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The Convergence of Internal Audit and Entrepreneurism​​

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I’ve spent the better part of two months (yes, it’s really been that long) using this blog to talk about competencies that I believe are important for any internal auditor. The basis for these posts was a blog post from the Center for Creative Leadership titled “7 Competencies for Freelance Success.” And the voluminous information I have subsequently produced all started with the simple idea that there are parallels between being a successful internal auditor and being a successful entrepreneur.

Now, when it comes to the competencies internal auditors need for success, the seven that have been discussed (flexibility, learning agility, relationship management, resilience, risk-taking, self-awareness, and tolerating ambiguity) only scratch the surface. They are not the end all and be all of competencies every auditor needs to succeed. (The Center’s original blog post echoes this sentiment in the final paragraph. “This is a selective list, so by no means is it exhaustive or definitive.”) The competencies that have been discussed are only a beginning. But I find them valuable because they are not the kinds of competencies we often think of in the internal audit world.

And that is kind of the point.

In seminars, conferences, blog posts, articles, and any other communication method within the internal audit world, I seem to be constantly hearing that the future is not only catching up to the profession but may have already passed us by. To ensure we keep up, we have to think differently, act proactively, and wrap it all in a creative and innovative package.

Taking a new look at the competencies we use to define success is an important step in changing our antiquated mindsets, readying us for the leap into that future.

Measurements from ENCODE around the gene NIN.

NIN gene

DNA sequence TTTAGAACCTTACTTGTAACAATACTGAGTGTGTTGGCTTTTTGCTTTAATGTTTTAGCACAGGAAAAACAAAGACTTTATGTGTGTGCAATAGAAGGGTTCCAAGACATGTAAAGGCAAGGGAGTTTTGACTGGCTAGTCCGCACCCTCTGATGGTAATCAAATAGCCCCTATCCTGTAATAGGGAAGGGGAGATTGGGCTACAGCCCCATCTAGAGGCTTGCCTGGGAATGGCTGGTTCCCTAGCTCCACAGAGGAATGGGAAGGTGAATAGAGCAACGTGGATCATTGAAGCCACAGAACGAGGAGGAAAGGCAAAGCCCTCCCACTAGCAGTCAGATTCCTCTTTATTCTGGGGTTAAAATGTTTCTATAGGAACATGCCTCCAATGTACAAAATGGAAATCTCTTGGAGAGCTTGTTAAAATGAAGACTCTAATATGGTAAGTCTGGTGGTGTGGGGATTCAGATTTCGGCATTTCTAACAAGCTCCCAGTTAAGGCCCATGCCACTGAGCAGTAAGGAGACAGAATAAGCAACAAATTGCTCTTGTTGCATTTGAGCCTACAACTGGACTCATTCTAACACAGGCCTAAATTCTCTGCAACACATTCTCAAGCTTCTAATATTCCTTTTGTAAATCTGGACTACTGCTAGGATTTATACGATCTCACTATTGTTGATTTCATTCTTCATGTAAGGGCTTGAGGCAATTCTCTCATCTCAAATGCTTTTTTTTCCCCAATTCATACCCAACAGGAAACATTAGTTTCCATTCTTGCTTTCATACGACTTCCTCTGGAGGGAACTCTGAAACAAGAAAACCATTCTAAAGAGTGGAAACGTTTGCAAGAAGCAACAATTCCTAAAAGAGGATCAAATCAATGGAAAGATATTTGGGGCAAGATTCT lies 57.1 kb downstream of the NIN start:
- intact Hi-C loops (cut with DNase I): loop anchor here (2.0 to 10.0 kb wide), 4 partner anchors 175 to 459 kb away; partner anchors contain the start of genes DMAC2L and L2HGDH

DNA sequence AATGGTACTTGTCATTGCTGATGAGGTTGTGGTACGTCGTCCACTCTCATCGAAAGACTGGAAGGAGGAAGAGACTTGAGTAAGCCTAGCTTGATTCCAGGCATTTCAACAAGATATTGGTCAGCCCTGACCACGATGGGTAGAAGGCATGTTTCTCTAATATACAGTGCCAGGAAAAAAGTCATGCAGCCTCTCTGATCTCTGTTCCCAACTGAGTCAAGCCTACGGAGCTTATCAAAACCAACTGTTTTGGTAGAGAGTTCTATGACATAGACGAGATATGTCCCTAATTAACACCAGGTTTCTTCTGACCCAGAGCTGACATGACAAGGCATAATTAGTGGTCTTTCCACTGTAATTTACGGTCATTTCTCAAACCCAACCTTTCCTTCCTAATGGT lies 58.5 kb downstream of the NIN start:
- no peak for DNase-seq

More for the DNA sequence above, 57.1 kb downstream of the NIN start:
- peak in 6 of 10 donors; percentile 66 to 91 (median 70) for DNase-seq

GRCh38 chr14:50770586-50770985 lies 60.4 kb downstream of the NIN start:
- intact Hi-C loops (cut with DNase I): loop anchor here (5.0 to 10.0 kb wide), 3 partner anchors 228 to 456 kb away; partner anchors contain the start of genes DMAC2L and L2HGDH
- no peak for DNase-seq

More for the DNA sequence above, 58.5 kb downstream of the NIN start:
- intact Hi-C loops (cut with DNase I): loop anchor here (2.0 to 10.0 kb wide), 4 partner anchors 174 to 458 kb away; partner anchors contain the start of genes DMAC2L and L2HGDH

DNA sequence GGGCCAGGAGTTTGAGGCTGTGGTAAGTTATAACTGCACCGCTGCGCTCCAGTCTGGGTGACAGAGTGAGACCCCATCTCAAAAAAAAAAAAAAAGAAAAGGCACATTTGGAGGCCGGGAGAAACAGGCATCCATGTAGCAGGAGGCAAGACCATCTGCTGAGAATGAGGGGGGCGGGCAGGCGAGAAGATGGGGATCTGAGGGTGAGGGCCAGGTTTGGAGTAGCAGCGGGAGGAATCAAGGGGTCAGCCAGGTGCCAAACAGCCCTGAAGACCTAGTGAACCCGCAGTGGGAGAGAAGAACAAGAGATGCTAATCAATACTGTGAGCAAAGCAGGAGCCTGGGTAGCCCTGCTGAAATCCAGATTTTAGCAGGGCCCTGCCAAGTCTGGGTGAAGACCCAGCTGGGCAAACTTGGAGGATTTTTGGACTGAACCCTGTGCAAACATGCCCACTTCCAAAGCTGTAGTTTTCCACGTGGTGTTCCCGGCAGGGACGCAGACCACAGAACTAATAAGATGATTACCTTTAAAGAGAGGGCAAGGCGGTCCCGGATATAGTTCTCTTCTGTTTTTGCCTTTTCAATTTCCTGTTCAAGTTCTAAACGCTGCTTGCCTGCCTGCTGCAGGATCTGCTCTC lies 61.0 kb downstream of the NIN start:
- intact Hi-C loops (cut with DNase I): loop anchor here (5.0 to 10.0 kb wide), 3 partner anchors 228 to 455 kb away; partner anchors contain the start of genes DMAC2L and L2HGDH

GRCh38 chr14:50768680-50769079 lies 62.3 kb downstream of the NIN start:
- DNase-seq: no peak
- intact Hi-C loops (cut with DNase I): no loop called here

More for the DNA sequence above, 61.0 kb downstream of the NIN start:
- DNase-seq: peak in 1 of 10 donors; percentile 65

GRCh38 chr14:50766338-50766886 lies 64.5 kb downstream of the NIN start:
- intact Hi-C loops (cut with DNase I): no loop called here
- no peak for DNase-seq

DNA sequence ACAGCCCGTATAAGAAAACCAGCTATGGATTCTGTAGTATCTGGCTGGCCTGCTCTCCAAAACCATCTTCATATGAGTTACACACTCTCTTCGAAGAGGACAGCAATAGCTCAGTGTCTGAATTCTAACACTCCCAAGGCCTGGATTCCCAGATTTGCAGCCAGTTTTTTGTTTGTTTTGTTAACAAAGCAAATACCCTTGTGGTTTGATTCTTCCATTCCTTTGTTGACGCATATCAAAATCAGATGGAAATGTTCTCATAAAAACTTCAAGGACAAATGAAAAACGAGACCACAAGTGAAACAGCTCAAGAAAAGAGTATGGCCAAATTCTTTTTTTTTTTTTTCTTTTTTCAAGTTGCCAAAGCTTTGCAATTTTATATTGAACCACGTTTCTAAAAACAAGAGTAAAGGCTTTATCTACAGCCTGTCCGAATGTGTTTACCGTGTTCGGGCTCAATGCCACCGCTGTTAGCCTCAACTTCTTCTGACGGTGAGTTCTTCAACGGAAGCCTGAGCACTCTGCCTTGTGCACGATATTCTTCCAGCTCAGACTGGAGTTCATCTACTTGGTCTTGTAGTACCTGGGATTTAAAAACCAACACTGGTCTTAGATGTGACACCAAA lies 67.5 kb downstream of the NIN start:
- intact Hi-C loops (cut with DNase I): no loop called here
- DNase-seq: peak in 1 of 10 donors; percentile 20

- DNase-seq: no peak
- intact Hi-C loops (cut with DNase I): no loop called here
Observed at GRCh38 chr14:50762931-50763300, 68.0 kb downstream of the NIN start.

Because, the one thing I think I really want everyone to take away from this — the thing that may be more important than each of these competencies and all the underlying ideas and concepts that can surround them — is that we cannot continue to think like “internal auditors.”

We have to start thinking like entrepreneurs.

And at this point, (and, actually, way too late in this discussion) we should probably come to some kind of agreement about what we mean when we say entrepreneur. There are a lot of different definitions that go a lot of different directions. But I like the one from dictionary.com: “A person who organizes and manages any enterprise, especially a business, usually with considerable initiative and risk.”

Because, this is the kind of mindset internal auditors need to have if they are really going to be a part of the future. We have to organize and manage our departments (nothing new there), but with considerable initiative (driving for something better) and risk (we may fail, but if we do not try, an even worse failure is a foregone conclusion.)

And, maybe, I’ve been using the wrong phrase all along. It could be that what I’m really talking about can be better defined as entrepreneurial spirit. A great explanation of what is meant by entrepreneurial spirit — and part of the reason I think it may be the better phrase — is contained in an article from Inc. titled “5 Characteristics of Entrepreneurial Spirit.”

The good news is that I am not going to go on, ad nauseam, about these characteristics. You can read the article yourself. All I’m going to do is list what the article calls “Five indicators that the entrepreneurial spirit is alive and thriving in someone.” These individuals are in tune with their passion, are always questioning how it can be done better, are optimistic about all possibilities, take calculated risks, and, above all, execute.”

I’m hard-pressed to think of a better set of qualities for any internal auditor. In fact, I’m hard-pressed to think of a better set of qualities for any individual.

When internal auditors have passion for the work they are doing, when they constantly question the way things are done in the organization and perhaps more importantly, in the department, when they optimistically see the possibilities for the profession, when they take calculated — not crazy; calculated — risks, and when they, above all else, execute on all the above — not just executing an audit or an audit schedule, but executing toward ​something new and better for the profession — that is when internal audit will position itself to be a part of the future.​

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